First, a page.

Sunday March 4th at 6pm – at Everton Church:  “ Approaching God through sport and leisure” Speaker Helen Wright from The Kings School, Ely also  “More Than Gold” Eastern Region Co-ordinator.

 Sunday March 11th at 6pm at Great Staughton. Rev’d Scott Watts Chaplain at Hinchinbrook Hospital. “Approaching God through suffering”

 Sunday March 25th at 6pm at St Marys Buckden   Father Chris Newman “Approaching   God in the Roman Catholic Tradition”

February 28, 2012 Posted by | Uncategorized | Leave a comment

Paxtonvic’s day off

I see that the story of the Tudor spoon reached the Church Times this week…. but it was rather oddly positioned on page 8 under the ” News” column.

A picture of the spoon is placed  down the side of the page  and leading off from the top of the spoon runs ” Human-sexulaity group invites submissions” .

Bit of stirring going on there..

Hum….. though at the bottom of the spoon it does say:

” Stirred: a spoon thought to be 15th century ( well, the Tudor dynasty beagn in 1485 but my guess is that its later than that) is among items ( well, there was only the spoonand a bit of clay pipe) found in the church tower masonry during restoration work at St James Church, Little Paxton, Cambridgeshire. It was due to be presented to St Neots museum on Wednesday”  And it was…..

My day off was taken up this morning by having a colonoscopy at Addenbrooks Hospital. I have nothing but praise for the whole process and if anyone stumbles across this blog and is due to have such a procedure I should like to reassure them that there isnt anything to worry about.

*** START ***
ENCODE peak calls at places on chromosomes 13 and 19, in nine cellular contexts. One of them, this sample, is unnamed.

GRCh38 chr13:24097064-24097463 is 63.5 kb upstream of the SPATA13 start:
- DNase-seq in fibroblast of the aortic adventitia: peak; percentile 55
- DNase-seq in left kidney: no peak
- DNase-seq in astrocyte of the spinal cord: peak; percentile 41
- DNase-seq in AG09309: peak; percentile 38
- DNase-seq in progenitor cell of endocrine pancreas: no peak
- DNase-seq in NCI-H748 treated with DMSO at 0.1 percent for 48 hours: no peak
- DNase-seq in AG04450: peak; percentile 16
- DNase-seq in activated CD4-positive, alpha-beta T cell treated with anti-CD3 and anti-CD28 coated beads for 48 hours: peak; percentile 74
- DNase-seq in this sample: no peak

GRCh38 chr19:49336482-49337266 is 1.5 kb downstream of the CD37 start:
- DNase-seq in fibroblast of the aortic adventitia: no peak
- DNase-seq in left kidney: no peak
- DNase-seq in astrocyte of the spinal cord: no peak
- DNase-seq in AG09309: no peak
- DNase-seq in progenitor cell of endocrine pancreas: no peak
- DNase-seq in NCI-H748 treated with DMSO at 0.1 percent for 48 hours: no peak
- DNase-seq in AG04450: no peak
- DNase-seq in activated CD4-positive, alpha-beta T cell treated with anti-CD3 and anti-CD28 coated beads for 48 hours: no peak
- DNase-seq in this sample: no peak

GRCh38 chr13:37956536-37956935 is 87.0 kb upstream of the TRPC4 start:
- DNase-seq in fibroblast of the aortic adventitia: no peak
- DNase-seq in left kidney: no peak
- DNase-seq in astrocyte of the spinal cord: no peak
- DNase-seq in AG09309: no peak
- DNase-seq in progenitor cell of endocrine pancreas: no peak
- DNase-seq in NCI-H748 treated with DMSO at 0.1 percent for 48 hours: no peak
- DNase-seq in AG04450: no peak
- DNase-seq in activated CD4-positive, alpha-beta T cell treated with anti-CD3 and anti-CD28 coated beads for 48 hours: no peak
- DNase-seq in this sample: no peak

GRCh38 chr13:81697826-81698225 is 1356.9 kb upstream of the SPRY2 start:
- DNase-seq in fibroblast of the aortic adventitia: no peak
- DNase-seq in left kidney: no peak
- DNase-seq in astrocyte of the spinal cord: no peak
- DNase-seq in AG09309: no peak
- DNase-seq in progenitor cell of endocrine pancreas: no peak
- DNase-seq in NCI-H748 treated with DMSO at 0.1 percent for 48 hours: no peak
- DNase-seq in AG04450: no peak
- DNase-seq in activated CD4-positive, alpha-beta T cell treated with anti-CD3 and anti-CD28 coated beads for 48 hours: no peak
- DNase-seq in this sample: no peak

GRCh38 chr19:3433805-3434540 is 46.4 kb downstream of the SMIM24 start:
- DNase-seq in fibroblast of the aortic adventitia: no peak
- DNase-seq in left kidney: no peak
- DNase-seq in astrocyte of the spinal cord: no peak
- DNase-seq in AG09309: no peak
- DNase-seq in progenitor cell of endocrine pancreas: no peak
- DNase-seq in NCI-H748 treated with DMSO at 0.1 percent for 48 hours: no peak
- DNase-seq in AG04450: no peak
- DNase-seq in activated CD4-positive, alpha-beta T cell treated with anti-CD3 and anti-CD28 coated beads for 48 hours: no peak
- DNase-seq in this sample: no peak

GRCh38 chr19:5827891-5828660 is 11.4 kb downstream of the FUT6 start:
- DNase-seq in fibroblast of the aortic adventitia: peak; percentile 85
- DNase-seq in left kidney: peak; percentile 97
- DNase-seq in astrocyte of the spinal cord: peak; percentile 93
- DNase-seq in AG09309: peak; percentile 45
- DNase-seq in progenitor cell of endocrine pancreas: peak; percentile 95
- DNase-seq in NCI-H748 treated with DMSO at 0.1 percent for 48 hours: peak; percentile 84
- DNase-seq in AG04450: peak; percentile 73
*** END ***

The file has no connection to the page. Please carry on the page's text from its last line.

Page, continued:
As my old grandfather Will used to say in connection with his decorating business, good preparation is the secret of success. Very true when it comes to getting ready to have a colonoscopy.

I was given a pack of something that promised to be tasty ( ” Fleet Phosphate”  )  It claimed  to be ginger and lemon flavour, but it wasnt all that pleasant and by the time youve had four sachets of the stuff with copious amounts of water and no food for 24 hours it is true you arent feeling your best. But it did give a new meaning to the concept of purging at the beginning of Lent.

However, once at Addenbrooks nice and early it wasnt long before I was robed in glorious apparel and waiting for a surgeon to fetch me from a waiting room area.  I aimlessly watched Joan Collins on a TV screen and pretended to be ultra cool whilst listening to two other ladies talking about their colonoscopy experiences.

As it turned out I need not have worried at all. Surgeon AJ was charming and before I knew it was watching the screen and pictures of my innerds which Im delighted to say are in good order. Some pain killer injection perhaps helped me not feel too much discomfort and I did have some sedation but I was fully awake all the way through.

Apart from being sleepy in the afternoon I feel fine now and the first piece of toast afterwards was divine!

If anyone has any concerns about changed bowel movements etc please do go and see your GP. It might well be nothing, but a colonoscopy can detect signs of cancer and it can be dealt with very effectively if caught early.